Howland senior performs at Disney
HOWLAND — As a curious 8-year-old, Jessica Spore, of Howland, was rummaging around her family’s basement when she stumbled upon a clarinet in her father’s instrument collection. Taken with the instrument, she said she begged her father for lessons.
“I was really curious,” Spore said. “I wasn’t sure what it was. I wanted to keep learning about it.”
At church, she met Nancy Moore, private music teacher and retired Howland High School band director, who said in order for Spore to play the instrument correctly, she would have to wait for her front teeth to grow in.
Within a few weeks Spore’s teeth grew in, marking a turning point in her life.
Now, 10 years, countless practices and lengthy auditions later, Spore performed Nov. 29 as first chair clarinet with the National Association for Music Education’s All-National Honor Ensemble in Florida. During the four-day trip, Spore said she worked with national conductors, equally talented student musicians and performed a free performance at Disney’s Coronado Springs Resort.
“I just think it’s absolutely crazy,” said Spore, a senior at Howland High School. “It’s something I was just doing for fun.”
As a junior, Spore auditioned for the state’s music education organization, Ohio Music Education Association, Moore said.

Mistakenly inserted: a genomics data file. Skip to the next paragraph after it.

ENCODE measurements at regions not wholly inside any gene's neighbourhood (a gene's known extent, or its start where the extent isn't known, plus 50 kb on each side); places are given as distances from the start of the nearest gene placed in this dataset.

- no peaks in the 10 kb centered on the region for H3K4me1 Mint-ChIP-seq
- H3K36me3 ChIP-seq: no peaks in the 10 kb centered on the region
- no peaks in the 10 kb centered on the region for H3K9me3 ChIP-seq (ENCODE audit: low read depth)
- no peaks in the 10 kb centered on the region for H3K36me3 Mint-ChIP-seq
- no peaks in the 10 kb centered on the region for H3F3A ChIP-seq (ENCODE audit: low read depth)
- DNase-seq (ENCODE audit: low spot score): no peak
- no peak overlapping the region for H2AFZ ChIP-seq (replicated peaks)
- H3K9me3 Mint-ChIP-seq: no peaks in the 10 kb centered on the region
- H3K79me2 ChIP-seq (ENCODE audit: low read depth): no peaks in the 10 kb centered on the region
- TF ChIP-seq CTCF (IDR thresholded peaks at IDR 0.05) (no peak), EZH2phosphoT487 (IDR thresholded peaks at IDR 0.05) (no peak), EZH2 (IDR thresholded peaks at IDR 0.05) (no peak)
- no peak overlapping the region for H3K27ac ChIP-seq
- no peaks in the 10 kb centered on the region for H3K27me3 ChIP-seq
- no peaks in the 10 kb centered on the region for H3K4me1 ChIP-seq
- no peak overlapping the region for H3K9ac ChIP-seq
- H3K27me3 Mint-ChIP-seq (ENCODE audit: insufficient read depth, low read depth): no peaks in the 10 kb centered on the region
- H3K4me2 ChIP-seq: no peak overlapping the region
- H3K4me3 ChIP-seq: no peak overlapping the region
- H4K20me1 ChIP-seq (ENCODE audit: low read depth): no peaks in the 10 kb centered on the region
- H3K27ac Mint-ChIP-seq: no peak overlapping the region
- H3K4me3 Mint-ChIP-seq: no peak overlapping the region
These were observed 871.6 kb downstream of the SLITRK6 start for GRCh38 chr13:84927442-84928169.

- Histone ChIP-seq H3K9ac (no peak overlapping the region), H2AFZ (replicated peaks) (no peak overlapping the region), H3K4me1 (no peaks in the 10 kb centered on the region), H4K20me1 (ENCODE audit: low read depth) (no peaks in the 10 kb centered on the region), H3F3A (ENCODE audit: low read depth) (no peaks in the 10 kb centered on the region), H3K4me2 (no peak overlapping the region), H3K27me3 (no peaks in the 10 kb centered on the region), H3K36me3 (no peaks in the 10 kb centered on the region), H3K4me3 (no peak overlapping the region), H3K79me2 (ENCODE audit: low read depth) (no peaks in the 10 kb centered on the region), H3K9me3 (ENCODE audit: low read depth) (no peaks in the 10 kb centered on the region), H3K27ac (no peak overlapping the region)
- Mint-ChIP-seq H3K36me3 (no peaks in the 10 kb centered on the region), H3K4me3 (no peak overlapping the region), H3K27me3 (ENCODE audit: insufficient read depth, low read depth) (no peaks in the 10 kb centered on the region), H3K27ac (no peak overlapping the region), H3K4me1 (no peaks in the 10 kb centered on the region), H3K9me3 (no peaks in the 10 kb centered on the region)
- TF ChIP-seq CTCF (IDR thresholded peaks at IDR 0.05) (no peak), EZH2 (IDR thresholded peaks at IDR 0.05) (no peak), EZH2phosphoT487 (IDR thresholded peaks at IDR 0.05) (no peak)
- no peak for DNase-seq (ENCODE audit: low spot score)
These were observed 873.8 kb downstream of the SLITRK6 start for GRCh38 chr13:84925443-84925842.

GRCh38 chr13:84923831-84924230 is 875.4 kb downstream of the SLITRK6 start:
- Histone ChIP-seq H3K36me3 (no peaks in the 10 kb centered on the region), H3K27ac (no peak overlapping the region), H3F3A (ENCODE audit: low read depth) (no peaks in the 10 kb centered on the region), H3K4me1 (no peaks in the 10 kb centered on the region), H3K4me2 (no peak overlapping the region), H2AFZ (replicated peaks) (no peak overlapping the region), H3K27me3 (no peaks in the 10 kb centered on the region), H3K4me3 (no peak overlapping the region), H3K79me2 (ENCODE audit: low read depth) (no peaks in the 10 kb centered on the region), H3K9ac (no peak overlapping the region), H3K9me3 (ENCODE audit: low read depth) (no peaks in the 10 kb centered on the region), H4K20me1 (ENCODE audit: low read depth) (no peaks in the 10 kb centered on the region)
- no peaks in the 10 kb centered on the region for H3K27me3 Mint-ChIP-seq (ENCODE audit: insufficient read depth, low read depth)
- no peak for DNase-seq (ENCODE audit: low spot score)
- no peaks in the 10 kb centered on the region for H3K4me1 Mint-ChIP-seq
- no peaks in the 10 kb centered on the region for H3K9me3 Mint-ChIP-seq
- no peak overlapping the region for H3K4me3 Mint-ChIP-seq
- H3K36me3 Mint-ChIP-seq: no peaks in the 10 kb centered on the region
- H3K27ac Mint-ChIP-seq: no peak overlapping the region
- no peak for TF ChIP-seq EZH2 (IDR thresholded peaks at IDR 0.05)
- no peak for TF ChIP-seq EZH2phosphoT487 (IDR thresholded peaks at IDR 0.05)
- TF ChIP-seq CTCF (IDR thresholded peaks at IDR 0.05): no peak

“At the time I didn’t really think there was anything special about my music,” Spore said. “I was just auditioning because of the experience.”
She sent in her audition video and was accepted into the state association’s orchestra as first chair clarinet, Spore said.
“She’s technically very proficient on the clarinet and also very musical,” Moore said. “She can just taper off and soften, so it makes your ear want to hear more.”
Having been accepted into the state association group, Spore was then eligible to audition for the national association, band director Greg Rezabek, said.
“I’ve heard a lot of high school students, but she is a student that plays well beyond the level of most high school students,” Rezabek said.
After viewing the national association’s audition material, “Etude No. 5” by Cyrille Rose, Spore said she believed she had the ability to play it and took it with her to her lesson.
“It was probably the best piece of music I ever played,” Spore said. “It was so much fun.”
In July 2017, she found out she was accepted into the national association and would later perform as first chair clarinet with the national ensemble.
In all her years of teaching music, Moore said she has had students in the state association, but never in the national association.
“It kind of proved to me that I have what it takes,” Spore said. “It’s a tough industry to make it in and it gave me a lot of validation.”
Whenever she’s not busy, Spore said she is practicing the performance material, and whenever she can’t practice, she is reading the music.
“I am such a perfectionist,” Spore said. “The thing with music is you can never get 100 percent. You can absolutely never be perfect with it, so it takes the stress away. You can always have fun and fall in love with it.”
Spore said she attributes a lot of her success to Moore, Rezabek and her directors for supporting and encouraging her to be better.
When she graduates she hopes to study to be a music therapist. Spore is the daughter of Ron and Sue Spore of Howland.